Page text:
Conversely, in a society like Zuni, where infants are considered “raw” and ungendered until cultural intervention makes them “cooked,” gendered adults, biology is reduced to a minimum. “Sex” counts for little compared to the requisite ritual and social experiences that render raw infants into cooked people. In contemporary North American and northern European societies, on the other hand, both sex and gender are important categories. Gender, a learned social role, helps explain why individuals can vary from what is otherwise considered the biological destiny of their sex. Gender polices sex and creates a new domain of morality. That is, gender can vary from physical sex—but it shouldn’t and it’s our job as moral citizens to make sure it doesn’t.

In other words, the concept of “sex/gender system” introduced by Gayle Rubin cannot be applied universally. Not every society has a sex and gender system. Some emphasize one element to the exclusion or minimization of the other. My research has underscored for me the importance of examining the specific beliefs about sex (i.e., what makes a body male or female or other) and gender (i.e., what makes a male body a social man and so forth) before determining whether a given society has multiple genders.

Of course, the third gender concept has its limits, and they have been clearly pointed out by my colleague Stephen O. Murray in his provocatively titled commentary in Current Anthropology, “Subordinating Native American Cosmologies to the Empire of Gender.” (It was this title that led Steve to comment that my advocacy of third gender entitles me to the rank of queen in the empire of gender.) Murray writes, “I am uncomfortable with projections of contemporary Northern American and European conceptions of distinctions between sex, gender, and sexuality on peoples in other times and places” (60). He makes the point that not every social status is a gender role. Determining if a third gender is present, he argues, requires native contrast sets that consistently distinguish a third category in relation to other genders, and clear statements from natives to the effect that there are three genders. The use of pronouns other than those for women and men would also be strong evidence of a distinct gender (60).

I have argued that Murray's criteria are, in one sense, too strict, and, in another, too easy. Terms like medium genus and tertium sexus applied to galli, and trhytîyâ prakrhyti in Sanskrit texts, all of which literally mean “third gender,” and statements like those of contemporary hijra who define themselves as “neither men nor women,” seem to me to meet his criteria. But I would not pin determinations about the presence of third genders strictly on linguistic evidence. As I have suggested, we need to determine generally how men and women are defined and constructed in a culture, and then compare these sets of traits to the evidence of alternative statuses to really determine if these statuses are parallel constructions to other genders. Although the distinction between etic, or outside concepts and models applied to cultural data, and emic, or native, concepts and models is important, I think we unnecessarily limit our analysis when we insist that only native concepts, categories, models, and terminology are valid for discussing a given culture. While I’ve cited instances that meet Murray’s linguistic criteria, I also believe that there are cases where use of the term “third gender” is justified even though the people we are concerned with might not use that precise terminology, because the concept of “third gender” still gets us closer to their understanding of gender difference—closer, for example, than homosexual, transvestite, or transsexual.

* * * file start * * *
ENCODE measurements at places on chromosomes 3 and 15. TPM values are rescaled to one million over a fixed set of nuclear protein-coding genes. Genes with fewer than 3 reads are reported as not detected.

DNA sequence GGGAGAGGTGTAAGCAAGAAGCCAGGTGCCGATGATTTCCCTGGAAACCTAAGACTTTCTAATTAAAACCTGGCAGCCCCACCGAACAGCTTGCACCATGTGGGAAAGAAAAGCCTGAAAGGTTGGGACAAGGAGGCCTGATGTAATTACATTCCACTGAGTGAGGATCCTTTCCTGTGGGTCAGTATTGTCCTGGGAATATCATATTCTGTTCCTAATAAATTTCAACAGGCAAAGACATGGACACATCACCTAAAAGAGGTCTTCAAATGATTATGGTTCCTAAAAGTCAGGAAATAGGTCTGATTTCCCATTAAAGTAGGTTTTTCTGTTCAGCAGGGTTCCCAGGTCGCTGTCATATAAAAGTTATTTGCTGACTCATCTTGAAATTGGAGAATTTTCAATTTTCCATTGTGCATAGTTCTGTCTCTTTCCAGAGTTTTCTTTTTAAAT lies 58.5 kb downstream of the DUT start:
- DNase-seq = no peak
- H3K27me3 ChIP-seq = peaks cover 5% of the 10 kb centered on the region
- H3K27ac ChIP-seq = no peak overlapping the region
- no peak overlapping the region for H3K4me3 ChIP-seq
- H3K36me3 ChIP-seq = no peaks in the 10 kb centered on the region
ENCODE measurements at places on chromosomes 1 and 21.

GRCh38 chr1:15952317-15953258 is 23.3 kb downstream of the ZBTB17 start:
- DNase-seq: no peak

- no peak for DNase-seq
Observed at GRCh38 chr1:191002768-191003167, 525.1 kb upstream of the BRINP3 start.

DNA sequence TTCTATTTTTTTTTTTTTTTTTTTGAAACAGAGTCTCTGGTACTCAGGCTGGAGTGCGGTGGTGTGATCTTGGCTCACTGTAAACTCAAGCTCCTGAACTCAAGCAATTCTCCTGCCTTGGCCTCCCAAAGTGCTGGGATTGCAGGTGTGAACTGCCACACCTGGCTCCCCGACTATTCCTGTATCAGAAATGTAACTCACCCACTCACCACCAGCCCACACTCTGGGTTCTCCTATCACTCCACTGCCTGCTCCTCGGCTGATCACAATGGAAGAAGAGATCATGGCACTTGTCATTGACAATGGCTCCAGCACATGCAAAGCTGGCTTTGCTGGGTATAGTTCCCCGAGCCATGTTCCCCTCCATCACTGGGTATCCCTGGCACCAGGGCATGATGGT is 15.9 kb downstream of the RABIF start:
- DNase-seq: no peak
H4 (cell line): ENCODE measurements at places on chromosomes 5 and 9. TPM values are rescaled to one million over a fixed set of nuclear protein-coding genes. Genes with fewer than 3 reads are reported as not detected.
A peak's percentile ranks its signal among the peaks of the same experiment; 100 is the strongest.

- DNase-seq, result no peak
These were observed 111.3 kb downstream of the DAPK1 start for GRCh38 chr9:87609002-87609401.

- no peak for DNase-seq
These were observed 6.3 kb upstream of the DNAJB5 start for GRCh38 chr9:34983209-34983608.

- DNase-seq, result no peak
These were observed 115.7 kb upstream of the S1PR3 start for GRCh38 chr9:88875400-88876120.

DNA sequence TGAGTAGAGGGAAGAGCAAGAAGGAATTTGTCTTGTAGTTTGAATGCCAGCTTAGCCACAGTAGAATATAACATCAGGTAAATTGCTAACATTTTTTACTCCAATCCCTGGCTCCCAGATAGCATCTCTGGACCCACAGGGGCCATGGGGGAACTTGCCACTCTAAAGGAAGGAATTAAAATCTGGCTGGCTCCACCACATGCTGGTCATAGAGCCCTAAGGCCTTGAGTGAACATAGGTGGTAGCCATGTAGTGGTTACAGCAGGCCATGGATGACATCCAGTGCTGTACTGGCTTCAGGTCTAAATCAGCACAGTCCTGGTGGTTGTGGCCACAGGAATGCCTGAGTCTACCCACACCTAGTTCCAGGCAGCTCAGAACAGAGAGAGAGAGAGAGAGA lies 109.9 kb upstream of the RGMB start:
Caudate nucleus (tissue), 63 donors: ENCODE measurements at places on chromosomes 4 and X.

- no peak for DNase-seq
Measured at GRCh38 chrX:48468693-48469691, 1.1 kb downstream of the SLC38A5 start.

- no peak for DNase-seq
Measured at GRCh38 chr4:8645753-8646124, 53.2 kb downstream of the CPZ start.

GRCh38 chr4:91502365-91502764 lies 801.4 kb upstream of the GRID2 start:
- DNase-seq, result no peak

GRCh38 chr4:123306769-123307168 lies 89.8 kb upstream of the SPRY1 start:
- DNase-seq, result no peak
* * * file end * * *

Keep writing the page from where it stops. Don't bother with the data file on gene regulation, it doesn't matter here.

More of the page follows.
However, Murray’s point is well-taken. There are many nuances in beliefs concerning sex, gender, and sexuality, and these categories are not universal. Sexual and gender differences can be conceptualized as states of non-differentiation or as multifarious states of differentiation; as androgyny or as the product of fuzzy categories. A third gender is only one possibility, but I do think it is useful for describing those instances of roles that cannot be explained in terms of binary male or female genders, in belief systems that do not fix gender in sex or define sex as stable and finite. I also believe that cross-cultural typologies are feasible and useful; that some historically-defined culture regions are characterized by the presence of multiple genders and some by their lack, and that these patterns have correlates in the social formations and histories of the societies in those regions.

But if calling both North American berdaches and ancient galli members of a third gender leads us to think that these roles have the same socioeconomic basis, or that they are thought of and valued in the same ways, then the limits of the concept of third gender have been reached. This is not a shortcoming that is intrinsic to the term itself, however, but a matter of how we go about using it. Its use needs to be justified in each case by consideration of a variety of evidence.